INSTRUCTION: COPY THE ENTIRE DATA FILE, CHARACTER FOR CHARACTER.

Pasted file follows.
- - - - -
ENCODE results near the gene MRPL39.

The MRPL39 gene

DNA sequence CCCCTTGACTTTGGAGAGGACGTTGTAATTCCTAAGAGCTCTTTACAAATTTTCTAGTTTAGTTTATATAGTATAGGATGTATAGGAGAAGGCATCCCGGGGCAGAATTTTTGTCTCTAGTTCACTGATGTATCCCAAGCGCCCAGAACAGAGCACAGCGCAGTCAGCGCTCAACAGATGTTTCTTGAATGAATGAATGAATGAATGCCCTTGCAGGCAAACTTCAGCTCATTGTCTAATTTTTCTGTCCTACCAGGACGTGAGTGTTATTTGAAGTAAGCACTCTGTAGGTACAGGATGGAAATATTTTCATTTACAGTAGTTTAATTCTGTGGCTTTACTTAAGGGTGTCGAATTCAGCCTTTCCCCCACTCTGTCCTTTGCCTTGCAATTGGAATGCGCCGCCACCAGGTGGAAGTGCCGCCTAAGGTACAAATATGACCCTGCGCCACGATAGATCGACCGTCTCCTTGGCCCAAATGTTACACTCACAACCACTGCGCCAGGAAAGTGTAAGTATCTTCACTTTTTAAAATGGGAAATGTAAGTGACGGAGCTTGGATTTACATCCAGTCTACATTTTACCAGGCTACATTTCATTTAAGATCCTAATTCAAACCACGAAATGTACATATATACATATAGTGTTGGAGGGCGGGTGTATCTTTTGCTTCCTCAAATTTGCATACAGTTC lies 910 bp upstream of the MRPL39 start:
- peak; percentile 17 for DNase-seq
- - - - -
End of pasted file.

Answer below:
ENCODE results near the gene MRPL39.

The MRPL39 gene

DNA sequence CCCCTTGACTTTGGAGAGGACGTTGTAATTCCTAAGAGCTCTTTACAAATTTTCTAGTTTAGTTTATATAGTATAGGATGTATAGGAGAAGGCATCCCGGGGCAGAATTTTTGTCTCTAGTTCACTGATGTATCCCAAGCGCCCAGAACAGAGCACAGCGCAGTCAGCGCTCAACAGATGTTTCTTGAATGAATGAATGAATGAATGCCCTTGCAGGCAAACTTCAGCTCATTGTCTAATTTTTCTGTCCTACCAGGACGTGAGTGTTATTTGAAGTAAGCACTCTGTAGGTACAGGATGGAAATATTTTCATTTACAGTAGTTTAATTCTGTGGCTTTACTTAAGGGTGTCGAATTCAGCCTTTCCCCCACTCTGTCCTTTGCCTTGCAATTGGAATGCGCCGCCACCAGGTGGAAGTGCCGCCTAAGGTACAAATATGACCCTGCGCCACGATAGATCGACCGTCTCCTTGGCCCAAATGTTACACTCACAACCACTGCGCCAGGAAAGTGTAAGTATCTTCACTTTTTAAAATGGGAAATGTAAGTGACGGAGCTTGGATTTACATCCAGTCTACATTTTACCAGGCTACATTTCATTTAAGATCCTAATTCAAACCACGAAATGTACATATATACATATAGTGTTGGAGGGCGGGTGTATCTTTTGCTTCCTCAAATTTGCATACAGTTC lies 910 bp upstream of the MRPL39 start:
- peak; percentile 17 for DNase-seq